Fusion Centers: Expensive, Practically Useless, and Bad for Your Liberty

An explosive Senate report



The Senate Committee on Homeland Security and Governmental Affairs has just released a report [pdf] on the "fusion centers" that pepper the law-enforcement landscape -- shadowy intelligence-sharing shops run on the state and local level but heavily funded by the federal Department of Homeland Security. It is a devastating document. When a report's recommendations include a plea for the DHS to "track how much money it gives to each fusion center," you know you're dealing with a system that has some very basic problems.

After reviewing 13 months' worth of the fusion centers' output, Senate investigators concluded that the centers' reports were "oftentimes shoddy, rarely timely, sometimes endangering citizens' civil liberties and Privacy Act protections, occasionally taken from already-published public sources, and more often than not unrelated to terrorism." One report offered the vital intelligence that "a certain model of automobile had folding rear seats that provided access to the trunk without leaving the car," a feature deemed notable because it "could be useful to human traffickers." Others highlighted illegal activities by people in the Terrorist Identities Datamart Environment (TIDE) database, which sounds useful until you hear just what those people did that attracted the centers' attention. One man was caught speeding. Another shoplifted some shoes. TIDE itself, according to the Senate report, is filled not just with suspected terrorists but with their "associates," a term broad enough to rope in a two-year-old boy.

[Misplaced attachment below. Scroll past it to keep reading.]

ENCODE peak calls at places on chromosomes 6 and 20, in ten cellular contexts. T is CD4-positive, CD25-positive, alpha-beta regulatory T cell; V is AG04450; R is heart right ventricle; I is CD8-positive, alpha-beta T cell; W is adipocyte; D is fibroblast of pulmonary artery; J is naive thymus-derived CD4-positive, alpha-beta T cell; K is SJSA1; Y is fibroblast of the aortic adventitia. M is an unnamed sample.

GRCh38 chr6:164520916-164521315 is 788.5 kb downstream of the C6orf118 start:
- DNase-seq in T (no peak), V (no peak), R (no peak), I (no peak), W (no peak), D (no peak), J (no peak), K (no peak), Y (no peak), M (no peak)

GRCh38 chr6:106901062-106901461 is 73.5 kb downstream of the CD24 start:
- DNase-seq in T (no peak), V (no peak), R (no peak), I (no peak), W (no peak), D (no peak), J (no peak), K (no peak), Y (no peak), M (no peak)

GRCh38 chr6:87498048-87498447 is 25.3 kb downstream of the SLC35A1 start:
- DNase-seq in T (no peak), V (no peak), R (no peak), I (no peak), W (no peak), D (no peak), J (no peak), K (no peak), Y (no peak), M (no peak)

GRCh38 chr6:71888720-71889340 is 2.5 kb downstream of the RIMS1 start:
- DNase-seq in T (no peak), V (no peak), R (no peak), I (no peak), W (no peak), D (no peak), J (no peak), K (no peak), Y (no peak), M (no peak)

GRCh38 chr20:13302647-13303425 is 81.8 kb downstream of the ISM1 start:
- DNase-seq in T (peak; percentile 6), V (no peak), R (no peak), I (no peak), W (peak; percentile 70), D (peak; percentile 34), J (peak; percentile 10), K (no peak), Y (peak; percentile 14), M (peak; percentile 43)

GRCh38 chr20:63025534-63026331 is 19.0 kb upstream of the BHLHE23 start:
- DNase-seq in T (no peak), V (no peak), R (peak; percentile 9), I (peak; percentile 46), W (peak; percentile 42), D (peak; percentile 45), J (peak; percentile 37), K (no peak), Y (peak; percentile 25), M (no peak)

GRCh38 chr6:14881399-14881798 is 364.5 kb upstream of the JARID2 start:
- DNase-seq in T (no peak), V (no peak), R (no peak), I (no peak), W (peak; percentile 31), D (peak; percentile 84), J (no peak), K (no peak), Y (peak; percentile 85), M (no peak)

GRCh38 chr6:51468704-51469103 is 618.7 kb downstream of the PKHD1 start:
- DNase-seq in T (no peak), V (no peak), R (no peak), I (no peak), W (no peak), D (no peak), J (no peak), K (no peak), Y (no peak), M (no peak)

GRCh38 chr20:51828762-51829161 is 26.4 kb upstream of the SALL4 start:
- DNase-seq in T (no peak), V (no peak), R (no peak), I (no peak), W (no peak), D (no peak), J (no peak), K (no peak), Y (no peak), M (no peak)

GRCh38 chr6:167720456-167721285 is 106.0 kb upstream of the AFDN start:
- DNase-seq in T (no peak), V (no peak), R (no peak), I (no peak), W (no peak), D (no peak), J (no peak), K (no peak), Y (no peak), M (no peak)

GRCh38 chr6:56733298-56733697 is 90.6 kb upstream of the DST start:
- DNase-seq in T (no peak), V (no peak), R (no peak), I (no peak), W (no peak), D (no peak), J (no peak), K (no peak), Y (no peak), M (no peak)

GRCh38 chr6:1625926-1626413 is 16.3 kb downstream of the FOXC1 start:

Nearly a third of the reports were not even circulated after they were written, sometimes because they contained no useful information, sometimes because they "overstepped legal boundaries" in disturbing ways: "Reporting on First Amendment-protected activities lacking a nexus to violence or criminality; reporting on or improperly characterizing political, religious or ideological speech that is not explicitly violent or criminal; and attributing to an entire group the violent or criminal acts of one or a limited number of the group's members." (One analyst, for example, felt the need to note that a Muslim community group's list of recommended readings included four items whose authors were in the TIDE database.) Interestingly, while the DHS usually refused to publish these problematic reports, the department also retained them for an "apparantly indefinite" period.

Why did the centers churn out so much useless and illegal material? A former employee says officers were judged "by the number [of reports] they produced, not by quality or evaluations they received." Senate investigators were "able to identify only one case in which an official with a history of serious reporting issues faced any consequences for his mistakes." Specifically, he had to attend an extra week of training.

Other issues identified in the Senate report:

• Some of the fusion centers touted by the Department of Homeland Security do not, in fact, exist.

• Centers have reported threats that do not exist either. An alleged Russian "cyberattack" turned out to be an American network technician accessing a work computer remotely while on vacation.